A day after an engine anomaly slowed its progress, India’s Mars Orbiter successfully raised its orbit to an apogee above 118,000 km (73,000 mi.) on Nov. 12.

The country’s first Mars orbiter suffered a setback on Nov. 11 as attempts were made to raise the spacecraft’s orbit around Earth to built momentum for its trip to Mars. A minor problem with the liquid fuel thruster caused the 1,350-kg (3,000-lb.) vehicle to fall short of the mark.

“The fourth supplementary orbit-raising maneuver of Mars Orbiter Spacecraft, starting at 05:03 local time, with a burn time of 303.8 seconds has been successfully completed,” Indian Space Research Organization (ISRO) spokesman Deviprasad Karnik says. “The observed change in apogee is from 78,276 km to 118,642 km.”

The velocity added to the Mars Orbiter was 124.9 meters per second. “Everything is normal,” Karnik tells Aviation Week.

The Mars Orbiter Mission (MOM) was boosted by a Polar Satellite Launch Vehicle (PSLV-C25) from the Sriharikota spaceport in south India on Nov. 5. Over the next 10 days, scientists at the ISRO are scheduled to raise the apogee of the orbiter to around 200,000 km (120,000 mi.) in preparation for leaving Earth orbit and reaching Mars by September 2014.

On Nov. 11 the maneuver to raise the apogee of the “Maangalyaan” probe from 71,623 km to 100,000 km could only achieve 78,276 km, since the incremental velocity imparted to the spacecraft was only 35 m/s against a targeted 130 m/s, the spokesman says. This was the first orbit-raising move to fall short of the objective after three successful burns in a series of five, known as “midnight maneuvers,” that began following the launch.

While conducting the orbit-raising operations since Nov. 7, ISRO scientists have been testing and exercising other functions essential for Trans-Mars Injection and Mars Orbit Insertion.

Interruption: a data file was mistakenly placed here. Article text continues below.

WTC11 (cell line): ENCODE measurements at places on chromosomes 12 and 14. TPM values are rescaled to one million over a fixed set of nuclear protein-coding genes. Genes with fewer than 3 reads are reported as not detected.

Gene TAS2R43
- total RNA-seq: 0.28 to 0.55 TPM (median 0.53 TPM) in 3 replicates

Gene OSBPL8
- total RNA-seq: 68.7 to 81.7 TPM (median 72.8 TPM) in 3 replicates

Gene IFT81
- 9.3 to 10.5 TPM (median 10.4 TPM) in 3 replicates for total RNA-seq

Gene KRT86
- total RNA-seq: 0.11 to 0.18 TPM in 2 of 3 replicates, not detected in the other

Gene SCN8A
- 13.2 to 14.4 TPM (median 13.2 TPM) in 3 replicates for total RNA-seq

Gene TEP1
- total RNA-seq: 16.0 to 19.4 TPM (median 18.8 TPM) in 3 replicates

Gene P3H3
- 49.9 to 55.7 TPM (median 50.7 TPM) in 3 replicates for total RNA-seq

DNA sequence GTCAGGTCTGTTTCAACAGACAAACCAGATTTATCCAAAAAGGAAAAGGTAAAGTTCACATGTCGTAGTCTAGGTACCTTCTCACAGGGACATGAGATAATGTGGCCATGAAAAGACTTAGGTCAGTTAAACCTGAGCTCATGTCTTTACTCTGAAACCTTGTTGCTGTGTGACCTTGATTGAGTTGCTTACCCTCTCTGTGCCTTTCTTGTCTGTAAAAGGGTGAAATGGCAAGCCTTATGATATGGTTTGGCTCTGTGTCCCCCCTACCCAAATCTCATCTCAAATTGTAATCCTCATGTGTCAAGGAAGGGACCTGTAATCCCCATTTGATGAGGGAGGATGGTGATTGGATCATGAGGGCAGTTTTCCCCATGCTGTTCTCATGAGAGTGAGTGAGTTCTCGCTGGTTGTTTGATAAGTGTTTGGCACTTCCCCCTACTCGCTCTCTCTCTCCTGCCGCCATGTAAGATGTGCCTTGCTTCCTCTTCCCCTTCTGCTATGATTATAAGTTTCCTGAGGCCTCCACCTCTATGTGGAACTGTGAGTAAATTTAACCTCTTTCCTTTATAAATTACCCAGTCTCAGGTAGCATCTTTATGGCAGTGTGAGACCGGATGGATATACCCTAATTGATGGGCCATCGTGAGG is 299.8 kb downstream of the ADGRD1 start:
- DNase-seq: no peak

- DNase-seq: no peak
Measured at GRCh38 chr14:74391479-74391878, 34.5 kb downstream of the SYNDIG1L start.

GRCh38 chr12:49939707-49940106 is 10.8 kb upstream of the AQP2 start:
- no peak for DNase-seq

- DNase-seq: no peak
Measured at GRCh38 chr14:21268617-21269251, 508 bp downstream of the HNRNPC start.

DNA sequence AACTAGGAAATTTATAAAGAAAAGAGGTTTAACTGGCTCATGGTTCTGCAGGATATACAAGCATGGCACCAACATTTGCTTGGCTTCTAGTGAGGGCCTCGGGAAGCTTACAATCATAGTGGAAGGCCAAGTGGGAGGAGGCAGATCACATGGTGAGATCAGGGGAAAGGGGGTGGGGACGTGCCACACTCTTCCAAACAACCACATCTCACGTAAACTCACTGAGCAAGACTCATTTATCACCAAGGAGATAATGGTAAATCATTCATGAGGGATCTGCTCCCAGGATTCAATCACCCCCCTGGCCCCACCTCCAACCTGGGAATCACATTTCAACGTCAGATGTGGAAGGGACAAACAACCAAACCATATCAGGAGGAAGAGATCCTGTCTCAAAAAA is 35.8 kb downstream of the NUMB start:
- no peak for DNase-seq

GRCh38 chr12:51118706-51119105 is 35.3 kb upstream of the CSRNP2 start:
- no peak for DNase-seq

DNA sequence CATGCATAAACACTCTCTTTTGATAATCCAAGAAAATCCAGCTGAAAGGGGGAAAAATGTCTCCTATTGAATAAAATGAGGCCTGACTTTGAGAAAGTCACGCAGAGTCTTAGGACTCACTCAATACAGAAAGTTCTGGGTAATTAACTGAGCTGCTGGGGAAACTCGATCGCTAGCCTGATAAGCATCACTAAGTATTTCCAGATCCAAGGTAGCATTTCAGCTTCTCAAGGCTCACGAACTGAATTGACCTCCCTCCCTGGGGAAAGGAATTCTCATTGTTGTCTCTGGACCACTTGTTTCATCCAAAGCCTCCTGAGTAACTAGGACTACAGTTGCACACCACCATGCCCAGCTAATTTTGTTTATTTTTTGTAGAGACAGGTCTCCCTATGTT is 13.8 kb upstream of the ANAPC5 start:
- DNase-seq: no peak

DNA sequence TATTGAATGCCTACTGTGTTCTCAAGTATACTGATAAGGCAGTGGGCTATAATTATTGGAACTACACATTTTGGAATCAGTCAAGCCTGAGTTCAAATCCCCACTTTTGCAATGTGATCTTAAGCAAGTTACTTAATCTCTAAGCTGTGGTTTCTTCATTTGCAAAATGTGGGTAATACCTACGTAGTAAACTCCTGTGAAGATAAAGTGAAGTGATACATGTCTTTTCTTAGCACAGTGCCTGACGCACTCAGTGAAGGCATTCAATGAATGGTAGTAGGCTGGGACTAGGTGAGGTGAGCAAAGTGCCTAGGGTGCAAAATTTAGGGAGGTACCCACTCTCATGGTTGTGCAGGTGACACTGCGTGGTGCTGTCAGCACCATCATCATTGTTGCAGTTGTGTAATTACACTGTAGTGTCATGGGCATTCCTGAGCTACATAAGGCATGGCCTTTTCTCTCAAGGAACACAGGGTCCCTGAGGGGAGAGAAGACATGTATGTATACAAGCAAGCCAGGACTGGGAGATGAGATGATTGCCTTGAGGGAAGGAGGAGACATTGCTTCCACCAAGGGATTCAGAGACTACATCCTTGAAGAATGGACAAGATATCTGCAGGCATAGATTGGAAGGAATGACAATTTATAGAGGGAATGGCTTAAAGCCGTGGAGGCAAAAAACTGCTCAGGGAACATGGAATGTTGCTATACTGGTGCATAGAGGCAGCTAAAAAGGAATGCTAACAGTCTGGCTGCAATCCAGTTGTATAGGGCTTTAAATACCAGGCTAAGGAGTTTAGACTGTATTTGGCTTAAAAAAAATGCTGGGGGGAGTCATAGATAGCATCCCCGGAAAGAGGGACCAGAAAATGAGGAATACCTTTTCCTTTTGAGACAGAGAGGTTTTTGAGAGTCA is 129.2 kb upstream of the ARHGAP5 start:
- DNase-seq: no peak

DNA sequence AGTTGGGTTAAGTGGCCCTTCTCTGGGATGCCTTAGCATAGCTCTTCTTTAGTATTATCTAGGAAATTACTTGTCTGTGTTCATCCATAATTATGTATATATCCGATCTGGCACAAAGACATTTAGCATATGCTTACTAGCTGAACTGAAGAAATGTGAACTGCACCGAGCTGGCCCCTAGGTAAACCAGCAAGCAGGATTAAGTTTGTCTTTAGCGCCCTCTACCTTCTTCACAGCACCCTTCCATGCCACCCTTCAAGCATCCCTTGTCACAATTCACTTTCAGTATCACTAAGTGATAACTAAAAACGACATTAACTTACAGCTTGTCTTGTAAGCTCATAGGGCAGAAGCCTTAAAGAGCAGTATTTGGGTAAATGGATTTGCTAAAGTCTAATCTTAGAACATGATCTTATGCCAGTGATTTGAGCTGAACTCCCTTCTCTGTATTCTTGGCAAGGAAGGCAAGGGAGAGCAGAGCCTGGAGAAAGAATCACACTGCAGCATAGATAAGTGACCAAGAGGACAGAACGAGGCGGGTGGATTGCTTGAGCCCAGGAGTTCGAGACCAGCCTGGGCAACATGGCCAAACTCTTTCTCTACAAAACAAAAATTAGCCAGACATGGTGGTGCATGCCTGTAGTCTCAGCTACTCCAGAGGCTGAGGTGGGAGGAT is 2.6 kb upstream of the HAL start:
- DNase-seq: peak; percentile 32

During the first three orbit-raising operations, mission controllers successfully exercised the spacecraft’s prime and redundant chains of gyros, accelerometers, 22-Newton attitude control thrusters, and attitude and orbit control electronics, as well as the associated logics for their fault detection isolation and reconfiguration, ISRO says.

“The prime and redundant star sensors have been functioning satisfactorily,” an ISRO official adds. “The primary coil of the solenoid flow control valve was used successfully for the first three orbit-raising operations.”

The probe will study the thin Martian atmosphere to determine the existence and sustainability of life and focus on the climate, geology, origin and evolution of the planet with its five solar-powered instruments. The mission will cost around 4.5 billion rupees ($80.7 million).

Rather than take a direct trajectory to the red planet, the orbiter is due to orbit around the Earth for nearly a month after launch, gaining the necessary speed to break free from Earth’s gravitational pull before embarking on a nine-month voyage to Mars. The current plan includes insertion of the satellite in an orbit around Mars on Sept. 22, 2014.

The mission is being supported by NASA, which is providing communications and navigation support through its Deep Space Network facilities. This is the first time India has undertaken an interplanetary mission. If successful, the mission will mark a major step in the country’s space program, which has already launched a mission to the Moon.